My future sister in law is married to a US citizen and is applying for i-601. I want to write an honest letter in support of this.
I would need to know more about the underlying facts involved to be able to address this question and I would definitely advise either retaining or at the very least consulting with an attorney for an I-601.
Law Offices of Patrice Dziire
You need to write a clear and detailed letter explaining each situation and circumstance that will cause “extreme hardship”. It is not enough to say that the US Citizen will feel sad or miss the fiancé/spouse – this is “normal” hardship. The details provided in the letter as well as the evidence/documentation are the key, vital issues in the waiver process.
The best way to approach the hardship letter and evidence is to think about every aspect of how their life would change if they had to relocate permanently to their fiancé/spouses country. These arguments form the basis of the hardship letter.
Extreme hardship can be demonstrated in many aspects of your life such as:
HEALTH/MEDICAL - Ongoing or specialized treatment requirements for a physical or mental condition; availability and quality of such treatment in your fiancé/spouse’s country, anticipated duration of the treatment; whether a condition is chronic or acute, or long-or short-term.
FINANCIAL CONSIDERATIONS - Future employability; loss due to sale of home or business or termination of a professional practice; decline in standard of living; ability to recoup short-term losses; cost of extraordinary needs such as special education or training for children; cost of care for family members (i.e., elderly and infirm parents).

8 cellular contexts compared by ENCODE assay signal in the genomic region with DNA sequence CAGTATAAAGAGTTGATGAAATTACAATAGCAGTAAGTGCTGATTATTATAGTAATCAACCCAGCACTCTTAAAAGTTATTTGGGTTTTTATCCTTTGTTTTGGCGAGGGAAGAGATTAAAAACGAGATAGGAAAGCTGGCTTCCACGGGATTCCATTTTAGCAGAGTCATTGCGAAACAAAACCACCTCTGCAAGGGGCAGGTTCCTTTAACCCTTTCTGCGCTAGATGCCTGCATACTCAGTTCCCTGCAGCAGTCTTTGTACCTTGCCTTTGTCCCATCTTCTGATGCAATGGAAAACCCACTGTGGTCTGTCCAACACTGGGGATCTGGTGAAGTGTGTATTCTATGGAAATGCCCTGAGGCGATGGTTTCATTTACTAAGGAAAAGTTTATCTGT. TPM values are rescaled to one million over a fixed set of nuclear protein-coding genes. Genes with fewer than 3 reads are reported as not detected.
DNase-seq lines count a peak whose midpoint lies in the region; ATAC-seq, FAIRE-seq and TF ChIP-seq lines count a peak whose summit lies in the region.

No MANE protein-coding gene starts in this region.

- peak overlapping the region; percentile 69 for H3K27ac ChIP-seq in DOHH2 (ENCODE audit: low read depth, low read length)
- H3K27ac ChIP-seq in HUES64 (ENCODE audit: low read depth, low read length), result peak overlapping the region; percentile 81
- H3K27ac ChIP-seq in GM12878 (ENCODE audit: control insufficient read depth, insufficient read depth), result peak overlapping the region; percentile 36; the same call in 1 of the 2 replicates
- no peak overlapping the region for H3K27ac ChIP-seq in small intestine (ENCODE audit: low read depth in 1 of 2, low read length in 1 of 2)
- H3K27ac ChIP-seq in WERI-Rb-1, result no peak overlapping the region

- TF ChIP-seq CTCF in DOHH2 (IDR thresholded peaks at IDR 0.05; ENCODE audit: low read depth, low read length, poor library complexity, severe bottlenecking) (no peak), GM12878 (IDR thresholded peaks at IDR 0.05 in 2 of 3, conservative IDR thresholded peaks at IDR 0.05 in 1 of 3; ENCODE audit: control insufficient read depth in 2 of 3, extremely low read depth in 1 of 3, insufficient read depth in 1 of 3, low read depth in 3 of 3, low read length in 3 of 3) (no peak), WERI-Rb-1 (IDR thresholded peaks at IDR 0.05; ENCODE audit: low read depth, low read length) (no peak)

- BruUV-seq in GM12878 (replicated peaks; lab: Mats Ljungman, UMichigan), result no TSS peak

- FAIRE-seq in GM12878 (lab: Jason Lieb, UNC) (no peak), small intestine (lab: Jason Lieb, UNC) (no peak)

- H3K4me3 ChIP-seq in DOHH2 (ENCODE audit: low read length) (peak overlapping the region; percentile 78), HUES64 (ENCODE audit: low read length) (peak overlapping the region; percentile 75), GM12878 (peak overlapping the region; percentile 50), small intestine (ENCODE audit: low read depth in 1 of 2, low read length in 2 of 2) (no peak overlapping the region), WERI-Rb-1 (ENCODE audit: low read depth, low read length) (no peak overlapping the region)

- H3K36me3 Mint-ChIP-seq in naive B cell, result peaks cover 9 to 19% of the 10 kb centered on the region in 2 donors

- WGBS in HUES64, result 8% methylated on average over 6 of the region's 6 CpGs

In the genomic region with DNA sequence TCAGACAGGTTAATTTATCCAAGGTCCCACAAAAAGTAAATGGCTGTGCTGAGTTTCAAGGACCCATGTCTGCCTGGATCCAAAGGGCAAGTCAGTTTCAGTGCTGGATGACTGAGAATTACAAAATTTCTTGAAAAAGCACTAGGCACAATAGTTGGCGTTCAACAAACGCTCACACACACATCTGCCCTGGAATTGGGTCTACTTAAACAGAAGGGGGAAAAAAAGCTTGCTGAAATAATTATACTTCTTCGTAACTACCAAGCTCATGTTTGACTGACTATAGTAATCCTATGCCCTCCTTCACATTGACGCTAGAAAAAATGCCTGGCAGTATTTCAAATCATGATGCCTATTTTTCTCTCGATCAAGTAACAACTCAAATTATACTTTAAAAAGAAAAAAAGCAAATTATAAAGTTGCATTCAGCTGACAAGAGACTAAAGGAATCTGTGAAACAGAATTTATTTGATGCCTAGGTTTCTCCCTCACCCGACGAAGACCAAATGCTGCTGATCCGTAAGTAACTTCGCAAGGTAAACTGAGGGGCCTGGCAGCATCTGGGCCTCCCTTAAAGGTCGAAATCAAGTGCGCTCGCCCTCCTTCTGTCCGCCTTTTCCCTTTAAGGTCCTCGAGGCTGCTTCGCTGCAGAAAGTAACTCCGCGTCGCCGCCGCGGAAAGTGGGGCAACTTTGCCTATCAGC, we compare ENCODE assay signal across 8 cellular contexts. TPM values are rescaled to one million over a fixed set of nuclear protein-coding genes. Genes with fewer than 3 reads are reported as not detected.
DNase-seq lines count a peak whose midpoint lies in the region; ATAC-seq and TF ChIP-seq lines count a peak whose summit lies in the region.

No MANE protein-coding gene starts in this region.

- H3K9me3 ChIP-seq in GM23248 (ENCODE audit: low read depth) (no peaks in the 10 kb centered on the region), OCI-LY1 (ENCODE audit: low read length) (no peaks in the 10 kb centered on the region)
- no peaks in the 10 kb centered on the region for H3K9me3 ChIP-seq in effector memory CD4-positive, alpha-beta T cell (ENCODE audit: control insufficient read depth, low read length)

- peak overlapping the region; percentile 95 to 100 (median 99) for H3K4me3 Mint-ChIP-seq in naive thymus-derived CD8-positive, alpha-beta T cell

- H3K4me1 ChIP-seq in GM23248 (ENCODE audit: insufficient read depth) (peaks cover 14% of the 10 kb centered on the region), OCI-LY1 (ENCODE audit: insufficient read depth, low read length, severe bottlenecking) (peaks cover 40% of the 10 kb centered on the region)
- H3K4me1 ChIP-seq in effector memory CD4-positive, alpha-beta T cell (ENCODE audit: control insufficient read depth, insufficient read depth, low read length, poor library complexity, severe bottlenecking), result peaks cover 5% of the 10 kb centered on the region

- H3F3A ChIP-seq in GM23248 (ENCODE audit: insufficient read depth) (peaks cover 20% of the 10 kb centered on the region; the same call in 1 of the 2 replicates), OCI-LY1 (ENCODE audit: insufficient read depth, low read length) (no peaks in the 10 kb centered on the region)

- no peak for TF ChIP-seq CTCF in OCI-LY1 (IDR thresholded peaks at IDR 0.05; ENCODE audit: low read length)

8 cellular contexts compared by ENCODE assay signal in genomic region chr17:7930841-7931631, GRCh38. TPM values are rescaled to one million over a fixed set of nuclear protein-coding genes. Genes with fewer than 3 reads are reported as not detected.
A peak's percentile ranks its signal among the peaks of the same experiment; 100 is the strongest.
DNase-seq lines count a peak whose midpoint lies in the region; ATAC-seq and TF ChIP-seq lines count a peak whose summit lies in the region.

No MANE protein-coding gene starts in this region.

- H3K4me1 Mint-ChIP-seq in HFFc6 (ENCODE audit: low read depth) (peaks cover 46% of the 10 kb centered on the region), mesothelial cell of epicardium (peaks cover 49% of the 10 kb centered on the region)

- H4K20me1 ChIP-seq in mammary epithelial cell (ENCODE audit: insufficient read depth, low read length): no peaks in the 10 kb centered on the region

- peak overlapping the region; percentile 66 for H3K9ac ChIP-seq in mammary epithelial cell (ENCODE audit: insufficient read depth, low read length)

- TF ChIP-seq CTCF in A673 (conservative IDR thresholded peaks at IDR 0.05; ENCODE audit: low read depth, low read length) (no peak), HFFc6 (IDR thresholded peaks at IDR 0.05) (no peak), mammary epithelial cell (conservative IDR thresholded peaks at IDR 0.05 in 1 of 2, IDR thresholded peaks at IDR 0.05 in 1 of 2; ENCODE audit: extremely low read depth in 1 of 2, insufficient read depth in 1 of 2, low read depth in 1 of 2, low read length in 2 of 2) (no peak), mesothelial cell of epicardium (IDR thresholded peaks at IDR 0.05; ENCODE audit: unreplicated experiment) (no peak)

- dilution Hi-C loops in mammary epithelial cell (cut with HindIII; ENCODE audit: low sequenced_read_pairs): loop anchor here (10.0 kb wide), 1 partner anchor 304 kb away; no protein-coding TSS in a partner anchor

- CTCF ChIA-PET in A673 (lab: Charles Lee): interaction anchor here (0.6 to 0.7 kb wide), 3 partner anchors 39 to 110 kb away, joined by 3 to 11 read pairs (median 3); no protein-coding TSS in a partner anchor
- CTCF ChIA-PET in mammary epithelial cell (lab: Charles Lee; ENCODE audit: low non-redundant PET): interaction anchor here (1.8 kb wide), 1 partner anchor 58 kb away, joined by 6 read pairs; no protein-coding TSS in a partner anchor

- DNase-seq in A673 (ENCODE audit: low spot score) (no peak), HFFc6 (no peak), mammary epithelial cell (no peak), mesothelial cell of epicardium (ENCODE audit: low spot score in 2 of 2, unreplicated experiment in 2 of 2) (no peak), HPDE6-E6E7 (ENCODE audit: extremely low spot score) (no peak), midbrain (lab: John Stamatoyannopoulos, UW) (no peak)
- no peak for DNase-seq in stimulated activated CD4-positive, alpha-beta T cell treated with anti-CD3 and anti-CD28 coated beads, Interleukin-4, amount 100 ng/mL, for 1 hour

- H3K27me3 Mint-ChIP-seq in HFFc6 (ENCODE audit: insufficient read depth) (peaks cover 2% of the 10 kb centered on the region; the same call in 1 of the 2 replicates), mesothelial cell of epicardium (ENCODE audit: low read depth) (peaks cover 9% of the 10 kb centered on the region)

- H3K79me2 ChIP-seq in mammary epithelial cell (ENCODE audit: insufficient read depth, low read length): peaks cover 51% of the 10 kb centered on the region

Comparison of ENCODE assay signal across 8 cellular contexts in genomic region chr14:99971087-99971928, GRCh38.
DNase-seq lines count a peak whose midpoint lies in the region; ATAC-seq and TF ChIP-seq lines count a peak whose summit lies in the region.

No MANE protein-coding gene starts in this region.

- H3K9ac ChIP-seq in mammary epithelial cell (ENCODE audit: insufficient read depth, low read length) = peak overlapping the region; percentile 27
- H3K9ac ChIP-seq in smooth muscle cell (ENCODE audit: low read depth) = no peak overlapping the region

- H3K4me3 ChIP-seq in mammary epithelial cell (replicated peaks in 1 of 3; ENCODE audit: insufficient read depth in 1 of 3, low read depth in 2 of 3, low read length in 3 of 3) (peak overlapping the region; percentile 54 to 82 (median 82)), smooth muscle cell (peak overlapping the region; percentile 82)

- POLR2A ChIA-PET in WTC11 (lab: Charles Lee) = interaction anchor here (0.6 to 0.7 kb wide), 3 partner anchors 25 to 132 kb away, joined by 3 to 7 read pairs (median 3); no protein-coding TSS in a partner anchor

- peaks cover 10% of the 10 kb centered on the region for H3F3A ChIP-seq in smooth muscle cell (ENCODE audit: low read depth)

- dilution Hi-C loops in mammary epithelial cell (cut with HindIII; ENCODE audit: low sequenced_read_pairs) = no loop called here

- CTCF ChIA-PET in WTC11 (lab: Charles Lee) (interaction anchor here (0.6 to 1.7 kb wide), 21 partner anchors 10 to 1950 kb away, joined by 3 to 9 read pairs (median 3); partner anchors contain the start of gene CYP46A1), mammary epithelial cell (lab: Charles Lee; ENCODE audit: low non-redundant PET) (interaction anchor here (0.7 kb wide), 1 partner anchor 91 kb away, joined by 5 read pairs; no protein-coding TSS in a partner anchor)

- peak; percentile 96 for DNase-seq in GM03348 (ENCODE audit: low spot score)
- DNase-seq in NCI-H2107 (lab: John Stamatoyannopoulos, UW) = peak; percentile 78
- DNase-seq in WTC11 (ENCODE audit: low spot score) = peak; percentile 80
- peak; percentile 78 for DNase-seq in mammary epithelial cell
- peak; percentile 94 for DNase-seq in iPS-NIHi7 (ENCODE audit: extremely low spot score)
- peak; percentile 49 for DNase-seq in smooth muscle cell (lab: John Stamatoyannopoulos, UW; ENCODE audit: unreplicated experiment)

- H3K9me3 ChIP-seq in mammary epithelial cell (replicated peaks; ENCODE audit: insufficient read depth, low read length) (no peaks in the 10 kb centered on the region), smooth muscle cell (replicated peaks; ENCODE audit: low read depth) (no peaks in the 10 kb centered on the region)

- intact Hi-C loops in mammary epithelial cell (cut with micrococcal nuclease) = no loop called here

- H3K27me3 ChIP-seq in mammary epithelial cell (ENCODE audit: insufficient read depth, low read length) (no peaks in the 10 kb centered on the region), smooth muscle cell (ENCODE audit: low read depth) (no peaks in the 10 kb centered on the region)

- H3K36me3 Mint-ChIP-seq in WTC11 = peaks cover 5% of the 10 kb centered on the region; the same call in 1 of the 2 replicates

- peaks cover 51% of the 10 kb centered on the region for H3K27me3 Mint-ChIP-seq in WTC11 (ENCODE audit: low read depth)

EDUCATION - Loss of opportunity for higher education; lower quality or limited scope of education options; disruption of current program; requirement to be educated in a foreign language or culture with ensuing loss of time for grade; availability of special requirements, such as training programs or internships in specific fields.
PERSONAL CONSIDERATIONS - Close relatives in the United States; separation from spouse/children; ages of involved parties; length of residence and community ties in the United States.
SPECIAL FACTORS - Cultural, language, religious, and ethnic obstacles; valid fears of persecution, physical harm, or injury; social ostracism or stigma; access to social institutions or structures.
Any other situation that you feel may help you meet the burden of extreme hardship.
Include as much legitimate, detailed evidence as possible. For example, personal letters from your doctor, nurses, therapists, medical records, prescription information, etc.
An I-601 waiver is required when an applicant for an immigrant visa is inadmissible. Typical reasons for inadmissibility are fraud or the 3/10 year bar. The letter that you could write as a brother-in-law in my mind is a lot less important than your brother's letter in support of his spouse.
The topics you want to hit are 1) the bona fide nature of the marriage and 2) the extreme hardship your brother will suffer if his wife is denied residence. You want to make sure you give specific examples and not make general statements. Make sure your statements are based on your personal observations.
We are very experienced in getting I-601 waivers approved. We can give your brother and his wife an honest assessment as to whether she is a good candidate for approval.
Feel free to take advantage of our Free 30 Minute Consultation to get the reliable advice you require. You can schedule your appointment by clicking on the BOOK NOW button on our website: www.glinlaw.com and choose Option 1. The link below will also take you to the appointment scheduling system. We would be happy to work with you so that you can make an informed decision on how to proceed.